ERS leaders’ top picks – Thierry Troosters

  

Thierry Troosters is the European Respiratory Society (ERS) President and a Fellow of ERS.

He is Professor in Rehabilitation Sciences at KU Leuven, where he heads the Research Group for Rehabilitation in Internal Disorders.

His research primarily focuses on pulmonary rehabilitation, physical activity and non-respiratory consequences of lung diseases. He has been active in international consortia on these topics.

Q: As president of the ERS, what are you most looking forward to about this year’s virtual event?

A: The Congress this year will be completely different. I’m looking forward to the whole ‘experience’ and how our members will enjoy it. I’ll have a different experience as I will have the opportunity to be physically present in the sessions. I heard already that many people will organise ‘mini-ERS-at-home’ sessions including small and safely organised ‘staff dinners’ after the evening session (keeping social distance)... This is a way not to lose the ERS feeling completely, and actually to involve even more people than usual into our Congress. The digital format also allows for interesting ‘live procedure’ sessions, like live endoscopy. Technology now permits us to bring a top European treatment center right to your desk! 

I’m confident the format will ensure that people will benefit maximally from the digital format, and I sincerely hope our early career members as well as more senior delegates will engage in the many oral presentation sessions of abstracts. Lastly, I’m looking forward to how the world will connect. With our sessions in dedicated languages, we’ll truly cater to the world. I hope people from all around the globe will have the ability to connect in large numbers and provide fertile ground to exchange ideas to move respiratory health forward into the next decade.

Q: What in your opinion will be the hot topics for pulmonary rehabilitation specialists during this year's Congress?

A: I’m excited for the symposium on Exercise and sleep (Monday 7 September, 18:00–19:00 CEST). The relationship between exercise, physical activity and sleep quality is important to further explore, and I’m convinced that a good understanding will help sleep experts to refer patients with sleep problems for exercise training or physical activity programmes. On the other hand, those delivering these programmes need more knowledge on the specific problems and therapies provided to patients with obstructive sleep apnoea or other sleep disturbances. Improved interactions between the involved health professionals can make a big difference to a large group of patients.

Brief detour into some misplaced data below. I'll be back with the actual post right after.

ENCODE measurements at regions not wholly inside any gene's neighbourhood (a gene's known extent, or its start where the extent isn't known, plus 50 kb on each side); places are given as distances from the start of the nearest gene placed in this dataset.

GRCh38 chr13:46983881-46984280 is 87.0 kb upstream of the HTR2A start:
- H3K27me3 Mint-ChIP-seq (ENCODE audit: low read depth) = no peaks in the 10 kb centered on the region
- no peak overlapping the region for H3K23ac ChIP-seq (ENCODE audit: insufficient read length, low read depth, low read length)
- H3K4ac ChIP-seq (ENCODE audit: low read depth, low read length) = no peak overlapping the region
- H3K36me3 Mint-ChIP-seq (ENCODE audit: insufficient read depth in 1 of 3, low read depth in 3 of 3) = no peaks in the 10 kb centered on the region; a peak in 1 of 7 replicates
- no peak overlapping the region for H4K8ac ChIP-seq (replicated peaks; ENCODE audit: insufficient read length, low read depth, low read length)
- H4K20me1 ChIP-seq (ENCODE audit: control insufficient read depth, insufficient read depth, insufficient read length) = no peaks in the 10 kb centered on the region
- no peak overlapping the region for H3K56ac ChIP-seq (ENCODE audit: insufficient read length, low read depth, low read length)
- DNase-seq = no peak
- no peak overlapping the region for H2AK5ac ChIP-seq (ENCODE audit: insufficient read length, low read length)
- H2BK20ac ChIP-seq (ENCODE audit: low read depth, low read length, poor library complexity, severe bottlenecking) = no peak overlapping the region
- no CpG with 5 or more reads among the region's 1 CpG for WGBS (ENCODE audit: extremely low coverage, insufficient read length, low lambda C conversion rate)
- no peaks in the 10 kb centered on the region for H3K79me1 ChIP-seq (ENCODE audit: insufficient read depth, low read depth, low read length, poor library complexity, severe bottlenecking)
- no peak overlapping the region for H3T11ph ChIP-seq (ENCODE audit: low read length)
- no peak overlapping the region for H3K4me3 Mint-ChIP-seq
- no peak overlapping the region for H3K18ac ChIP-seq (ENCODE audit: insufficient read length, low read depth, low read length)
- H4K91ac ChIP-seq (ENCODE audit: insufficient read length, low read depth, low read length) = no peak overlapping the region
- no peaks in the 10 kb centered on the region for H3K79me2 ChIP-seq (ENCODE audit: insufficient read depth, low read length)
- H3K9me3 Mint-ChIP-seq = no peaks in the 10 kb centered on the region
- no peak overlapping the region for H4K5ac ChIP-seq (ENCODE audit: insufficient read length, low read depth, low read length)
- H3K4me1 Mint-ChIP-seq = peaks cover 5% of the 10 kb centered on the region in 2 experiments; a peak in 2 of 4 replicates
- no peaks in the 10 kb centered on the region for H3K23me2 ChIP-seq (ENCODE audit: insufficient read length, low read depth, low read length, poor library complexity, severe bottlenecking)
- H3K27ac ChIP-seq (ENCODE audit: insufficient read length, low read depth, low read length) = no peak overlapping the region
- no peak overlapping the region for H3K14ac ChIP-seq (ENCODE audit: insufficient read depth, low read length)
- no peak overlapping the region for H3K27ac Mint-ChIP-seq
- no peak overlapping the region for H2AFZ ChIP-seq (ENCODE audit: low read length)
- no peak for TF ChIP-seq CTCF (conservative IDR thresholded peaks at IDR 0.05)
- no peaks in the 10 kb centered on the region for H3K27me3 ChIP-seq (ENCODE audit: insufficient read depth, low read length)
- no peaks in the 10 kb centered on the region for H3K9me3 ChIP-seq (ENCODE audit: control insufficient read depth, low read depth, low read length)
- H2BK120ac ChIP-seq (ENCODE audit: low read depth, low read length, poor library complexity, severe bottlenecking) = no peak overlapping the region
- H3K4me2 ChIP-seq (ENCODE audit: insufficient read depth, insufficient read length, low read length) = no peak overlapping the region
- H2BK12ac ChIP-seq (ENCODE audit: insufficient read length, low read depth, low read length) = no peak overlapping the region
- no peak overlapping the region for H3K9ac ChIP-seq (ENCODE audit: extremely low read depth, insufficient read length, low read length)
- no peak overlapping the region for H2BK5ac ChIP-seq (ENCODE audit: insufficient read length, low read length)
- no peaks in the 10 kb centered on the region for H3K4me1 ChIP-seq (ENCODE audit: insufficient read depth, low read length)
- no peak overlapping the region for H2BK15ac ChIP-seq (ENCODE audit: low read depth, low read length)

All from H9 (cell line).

Another session that looks highly interesting is the session on Managing frailty in patients with acute and chronic lung disorders (Wednesday 9 September, 18:0019:00 CEST). It is important that respiratory clinicians have attention for non-respiratory problems of patients. Often they cause more disease burden and sometimes these can be easily treated. Frailty is a science by itself and while I’m not following that field on a day-to-day basis, I hope to get an update on the problem of frailty and what I should know to deal with frail patients.

While I think that pulmonary rehabilitation will continue to be delivered in dedicated rehabilitation programmes across all lines of healthcare, I’m also convinced that in the future we will use more digital interfaces with our patients for the moments in-between sessions, or in the follow-up or coaching towards a more active life. In that sense, I’m very much interested in the session Digital health: a brave new world (Wednesday 9 September, 11:5012:50 CEST) and the Hot topic session, Insights from wearable respiratory sensors and AI (Wednesday 9 September, 9:3010:30 CEST). These are things that are hard to read through in the specialised literature, but an update in these symposia will help me and my patients to make the next steps forward in the digital world.

I’m also looking particularly forward to the abstract presentations in e-posters in respiratory physiotherapy and rehabilitation. Every year it’s a breath of fresh air to see how PhD students and their academic and clinical teams come up with solutions to research and clinical questions. This year, I’ll have more time to explore the abstracts in the days leading up to the Congress and in the moderated sessions.

Q: Tell us your top three picks from the virtual Congress programme:

1. All of the Lungs on fire series with clinical cases from the major disease areas. The sessions will be live and take place everyday during the Congress.

2. Language days: connecting Chinese, Russian, German, French, Spanish and Portuguese colleagues with each other in an international update session.

3. The live ALERT sessions will cover recent randomised clinical trials. These trials are submitted at the last minute, and will ensure that you are updated on the most important clinical trials to be published in the months to come. This is a must see, particularly for those who want to be fully updated in their clinical practice. 

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